PEI Research Center News
Center for BioComplexity (CBC)
Carla Staver and Simon Levin, working with South African researcher Sally Archibald, have published a series of papers in Ecology, Science and the Proceedings of the National Academy of Sciences, combining analyses of satellite imagery and other data with mathematical models to illuminate the potential for tropical and sub-tropical systems to flip between savannas and forests due to the role of fires. They explore the historical influence of humans in increasing fire frequency, and the future potential of climate change to alter the balance between savannas and forests. The topic of fire as a driver of vegetation patterns was also the focus of a CBC-sponsored workshop with lectures by noted South African ecologist William Bond and Princeton Emeritus Professor Henry Horn, along with Staver and Archibald.
Juan Bonachela (Levin lab postdoc), Michael Raghib (formerly at the CBC, now at Los Alamos National Laboratory), and Levin, in work published in PNAS, modeled the plasticity of marine organisms to adjust their nutrient uptake machinery in periods of nutrient deprivation. Such plasticity is crucial to the survival of these organisms, and to the maintenance of biodiversity, and incorporation of this effect into models of the dynamics of the oceans can substantially modify predictions.
Levin, Iain Couzin, assistant professor of ecology and evolutionary biology, and Naomi Leonard, professor of mechanical and aerospace engineering, also received support from the Army Research Office to continue their research on collective behavior in animal populations, with new postdoctoral fellow Emmanuel Schertzer. CBC also welcomes new postdoctoral fellows Erol Akcay and Malin Pinsky. Akcay, Levin, and Politics Professors Adam Meirowitz and Kris Ramsay are the recipients of a new NSF grant, “The Evolution of Incentives and Social Structure Under Imperfect Information.” Finally, we bid adieu to Guy Ziv, who left to take up a position as Scientific Development Lead for the Natural Capital Project at Stanford.
Carbon Mitigation Initiative (CMI)
The Carbon Mitigation Initiative (CMI) has expanded the scope of its core areas of research by awarding three new research projects this fall. David Medvigy and Lars Hedin will coordinate field- and modelbased assessments of the response and resilience of tropical ecosystems to global environmental change. Athanassios Panagiotopoulos, Pablo Debenedetti, and Jeroen Tromp will develop molecularbased computational tools for predicting the physical and chemical behavior of systems relevant to carbon capture and sequestration. Alexander Glaser and M.V. Ramana will focus on emerging nuclear technologies that emphasize small-scale solutions and will examine how nuclear power potentially fits into a modern low-carbon energy system — one that may be more decentralized than today’s system.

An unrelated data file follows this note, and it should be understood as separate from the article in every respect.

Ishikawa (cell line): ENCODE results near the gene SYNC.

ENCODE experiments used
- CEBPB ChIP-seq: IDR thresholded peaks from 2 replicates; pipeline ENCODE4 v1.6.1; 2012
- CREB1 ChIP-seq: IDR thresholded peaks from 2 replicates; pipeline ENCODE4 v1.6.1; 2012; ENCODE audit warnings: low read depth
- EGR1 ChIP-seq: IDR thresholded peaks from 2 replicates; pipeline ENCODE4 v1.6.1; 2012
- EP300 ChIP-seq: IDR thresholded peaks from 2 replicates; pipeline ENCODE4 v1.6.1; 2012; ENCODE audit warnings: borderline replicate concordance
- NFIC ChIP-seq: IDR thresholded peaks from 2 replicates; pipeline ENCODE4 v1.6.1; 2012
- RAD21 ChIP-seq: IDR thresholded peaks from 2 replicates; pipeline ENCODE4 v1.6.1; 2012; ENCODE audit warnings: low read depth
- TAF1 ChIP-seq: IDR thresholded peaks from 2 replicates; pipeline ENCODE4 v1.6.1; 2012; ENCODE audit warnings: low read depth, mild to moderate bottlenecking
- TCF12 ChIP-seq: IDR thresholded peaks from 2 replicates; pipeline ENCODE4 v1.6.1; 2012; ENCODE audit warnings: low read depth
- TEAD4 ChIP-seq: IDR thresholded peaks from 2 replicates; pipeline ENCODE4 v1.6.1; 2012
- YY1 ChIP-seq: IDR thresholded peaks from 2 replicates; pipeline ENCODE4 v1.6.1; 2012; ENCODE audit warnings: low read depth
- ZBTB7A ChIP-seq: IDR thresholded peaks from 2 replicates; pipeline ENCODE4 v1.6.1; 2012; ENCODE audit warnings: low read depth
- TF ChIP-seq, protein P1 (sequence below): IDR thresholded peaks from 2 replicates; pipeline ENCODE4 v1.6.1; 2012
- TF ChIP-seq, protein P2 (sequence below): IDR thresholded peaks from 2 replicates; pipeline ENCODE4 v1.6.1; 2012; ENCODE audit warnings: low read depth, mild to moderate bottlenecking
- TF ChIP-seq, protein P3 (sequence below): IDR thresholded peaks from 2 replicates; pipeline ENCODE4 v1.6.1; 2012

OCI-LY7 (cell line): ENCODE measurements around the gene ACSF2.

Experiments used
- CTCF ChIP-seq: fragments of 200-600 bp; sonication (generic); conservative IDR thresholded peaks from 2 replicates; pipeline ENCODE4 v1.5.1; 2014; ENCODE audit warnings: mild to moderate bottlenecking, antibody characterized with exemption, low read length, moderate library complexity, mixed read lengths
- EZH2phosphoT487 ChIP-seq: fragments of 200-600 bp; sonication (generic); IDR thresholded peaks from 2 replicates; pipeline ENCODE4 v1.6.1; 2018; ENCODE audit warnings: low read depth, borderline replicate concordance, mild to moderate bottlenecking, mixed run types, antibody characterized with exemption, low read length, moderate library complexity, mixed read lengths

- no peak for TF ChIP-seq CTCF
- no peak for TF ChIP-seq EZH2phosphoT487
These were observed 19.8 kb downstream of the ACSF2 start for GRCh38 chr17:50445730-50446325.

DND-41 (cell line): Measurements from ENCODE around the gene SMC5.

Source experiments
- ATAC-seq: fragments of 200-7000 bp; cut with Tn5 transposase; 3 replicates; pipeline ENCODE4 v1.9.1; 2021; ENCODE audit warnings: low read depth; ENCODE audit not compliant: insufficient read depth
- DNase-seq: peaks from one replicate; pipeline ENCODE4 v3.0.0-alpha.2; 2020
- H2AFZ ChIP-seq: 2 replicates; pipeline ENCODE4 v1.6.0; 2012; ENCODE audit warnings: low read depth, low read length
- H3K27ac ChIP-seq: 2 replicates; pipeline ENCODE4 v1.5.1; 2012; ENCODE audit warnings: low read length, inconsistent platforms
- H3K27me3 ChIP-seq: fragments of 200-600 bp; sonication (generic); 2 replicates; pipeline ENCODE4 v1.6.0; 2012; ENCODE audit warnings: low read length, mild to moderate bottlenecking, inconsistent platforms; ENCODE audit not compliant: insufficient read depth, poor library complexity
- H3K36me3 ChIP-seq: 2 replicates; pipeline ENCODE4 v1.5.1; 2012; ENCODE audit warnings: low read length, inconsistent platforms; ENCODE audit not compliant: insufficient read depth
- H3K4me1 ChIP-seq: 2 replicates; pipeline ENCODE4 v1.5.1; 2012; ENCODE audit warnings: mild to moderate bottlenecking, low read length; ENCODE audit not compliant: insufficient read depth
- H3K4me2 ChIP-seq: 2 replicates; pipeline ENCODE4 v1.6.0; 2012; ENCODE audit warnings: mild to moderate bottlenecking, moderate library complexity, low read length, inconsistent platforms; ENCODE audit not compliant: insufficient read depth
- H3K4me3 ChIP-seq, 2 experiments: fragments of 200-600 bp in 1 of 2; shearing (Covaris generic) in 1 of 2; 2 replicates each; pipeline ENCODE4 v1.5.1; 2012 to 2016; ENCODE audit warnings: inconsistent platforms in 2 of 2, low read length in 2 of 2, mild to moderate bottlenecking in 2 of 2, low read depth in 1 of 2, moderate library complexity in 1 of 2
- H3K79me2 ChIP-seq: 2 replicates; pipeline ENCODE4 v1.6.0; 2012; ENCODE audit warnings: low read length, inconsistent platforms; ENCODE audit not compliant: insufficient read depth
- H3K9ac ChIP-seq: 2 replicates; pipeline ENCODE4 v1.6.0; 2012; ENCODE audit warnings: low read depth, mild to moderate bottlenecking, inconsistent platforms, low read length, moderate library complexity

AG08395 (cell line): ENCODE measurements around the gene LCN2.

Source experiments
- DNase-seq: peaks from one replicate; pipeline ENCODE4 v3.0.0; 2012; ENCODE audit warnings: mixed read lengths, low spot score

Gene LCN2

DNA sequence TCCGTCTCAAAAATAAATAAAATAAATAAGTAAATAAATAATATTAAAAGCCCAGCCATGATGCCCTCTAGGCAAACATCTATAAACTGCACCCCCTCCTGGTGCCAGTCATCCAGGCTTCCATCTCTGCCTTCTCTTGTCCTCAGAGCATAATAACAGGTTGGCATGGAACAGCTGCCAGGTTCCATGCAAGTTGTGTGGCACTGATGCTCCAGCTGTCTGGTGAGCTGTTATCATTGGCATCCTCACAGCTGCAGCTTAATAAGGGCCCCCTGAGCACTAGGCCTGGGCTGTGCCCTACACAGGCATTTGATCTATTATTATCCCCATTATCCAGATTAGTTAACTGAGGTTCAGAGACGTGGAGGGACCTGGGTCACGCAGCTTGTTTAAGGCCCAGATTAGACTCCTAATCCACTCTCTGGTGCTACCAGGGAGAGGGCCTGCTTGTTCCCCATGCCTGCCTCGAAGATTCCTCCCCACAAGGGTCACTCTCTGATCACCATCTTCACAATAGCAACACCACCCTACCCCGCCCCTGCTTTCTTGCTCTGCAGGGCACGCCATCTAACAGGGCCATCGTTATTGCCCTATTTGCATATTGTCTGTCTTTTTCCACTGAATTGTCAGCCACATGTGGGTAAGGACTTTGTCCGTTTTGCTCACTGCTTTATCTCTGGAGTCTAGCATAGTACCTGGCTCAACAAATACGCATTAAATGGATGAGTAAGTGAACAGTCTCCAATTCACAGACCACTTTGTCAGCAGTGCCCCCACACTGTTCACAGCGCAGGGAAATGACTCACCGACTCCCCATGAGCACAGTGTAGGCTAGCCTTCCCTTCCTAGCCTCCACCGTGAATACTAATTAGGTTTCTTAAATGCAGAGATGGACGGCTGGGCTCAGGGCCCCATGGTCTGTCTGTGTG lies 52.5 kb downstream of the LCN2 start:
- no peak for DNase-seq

The three awards are for two years and total $400,000. The new projects were selected through a CMI-run universitywide competition that included a review of all submitted proposals by a faculty committee. “The latest internal CMI competition brought forth terrific proposals,” said Robert Socolow, professor of mechanical and aerospace engineering and co-director of CMI. “The three winning projects bring outstanding new senior and junior faculty under the CMI tent.” For additional information about the selected research projects, see full article on CMI website: http://cmi.princeton.edu/news/ pei_cer.php. Robert Socolow served on the committees of external reports “America’s Climate Choices” and “Direct Air Capture of CO2 with Chemicals,” both published in May 2011. On May 18, 2011, Francois Morel received the Einstein Chair Professorship from the Chinese Academy of Sciences.
The Cooperative Institute for Climate Science (CICS)
An interdisciplinary team of Princeton scientists including Mechanical and Aerospace Engineering (MAE) graduate student Lauren Padilla, CICS associate director Geoff Vallis, and MAE associate professor Clarence W. Rowley, addresses the impact of forcing uncertainty and internal variability on estimates of transient climate sensitivity (TCS) (the double CO2 response of globally averaged surface temperature on short time scales) in a recent study published in the Journal of Climate. Using methodology from control theory, they compute a range of probabilistic estimates of TCS while varying the underlying assumptions about the nature of forcing uncertainty and climate variability. Additionally, the authors calculate how quickly the uncertainty in TCS may be expected to diminish in the future as additional observations become available.
According to the authors, given their most plausible uncertainty assumptions, the fast response of global average surface temperature to CO2 doubling will be between 1.3-2.6K at 90% confidence. And this uncertainty range increases with increasing uncertainty in historical climate forcing and natural variability. They also find that uncertainty range may be reduced by approximately 45% given an additional 20 years of observations. However, the authors emphasize that due to the great thermal inertia of the ocean, their results are applicable only to the short to medium term climate response and not the equilibrium response to sustained CO2 increases.
An online release can be found here: http://journals.ametsoc.org/doi/pdf/ 10.1175/2011JCLI3989.1